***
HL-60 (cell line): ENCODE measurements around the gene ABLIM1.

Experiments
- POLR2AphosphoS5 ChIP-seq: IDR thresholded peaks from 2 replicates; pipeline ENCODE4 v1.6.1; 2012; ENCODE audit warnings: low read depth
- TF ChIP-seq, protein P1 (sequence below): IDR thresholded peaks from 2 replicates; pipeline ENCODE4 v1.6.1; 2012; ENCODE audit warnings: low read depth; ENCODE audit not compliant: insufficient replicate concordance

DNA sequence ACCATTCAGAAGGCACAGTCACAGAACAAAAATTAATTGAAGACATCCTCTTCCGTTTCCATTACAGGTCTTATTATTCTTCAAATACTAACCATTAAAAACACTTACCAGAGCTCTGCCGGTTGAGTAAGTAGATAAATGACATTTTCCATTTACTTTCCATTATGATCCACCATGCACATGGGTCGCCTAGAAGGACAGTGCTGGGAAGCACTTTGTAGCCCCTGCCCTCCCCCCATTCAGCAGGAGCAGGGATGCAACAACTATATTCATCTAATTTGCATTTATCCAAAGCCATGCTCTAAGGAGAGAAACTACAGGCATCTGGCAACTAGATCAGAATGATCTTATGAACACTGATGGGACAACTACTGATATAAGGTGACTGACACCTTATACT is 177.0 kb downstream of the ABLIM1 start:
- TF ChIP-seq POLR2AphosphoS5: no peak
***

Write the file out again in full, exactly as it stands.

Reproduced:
HL-60 (cell line): ENCODE measurements around the gene ABLIM1.

Experiments
- POLR2AphosphoS5 ChIP-seq: IDR thresholded peaks from 2 replicates; pipeline ENCODE4 v1.6.1; 2012; ENCODE audit warnings: low read depth
- TF ChIP-seq, protein P1 (sequence below): IDR thresholded peaks from 2 replicates; pipeline ENCODE4 v1.6.1; 2012; ENCODE audit warnings: low read depth; ENCODE audit not compliant: insufficient replicate concordance

DNA sequence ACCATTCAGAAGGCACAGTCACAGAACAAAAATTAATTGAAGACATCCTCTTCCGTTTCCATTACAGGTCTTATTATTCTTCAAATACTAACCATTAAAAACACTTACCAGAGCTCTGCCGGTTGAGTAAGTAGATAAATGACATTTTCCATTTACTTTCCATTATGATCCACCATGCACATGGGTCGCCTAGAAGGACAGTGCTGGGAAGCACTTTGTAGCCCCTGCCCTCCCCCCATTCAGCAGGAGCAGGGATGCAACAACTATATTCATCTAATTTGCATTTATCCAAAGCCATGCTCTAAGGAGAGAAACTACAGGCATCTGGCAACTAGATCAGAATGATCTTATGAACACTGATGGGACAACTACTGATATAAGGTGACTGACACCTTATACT is 177.0 kb downstream of the ABLIM1 start:
- TF ChIP-seq POLR2AphosphoS5: no peak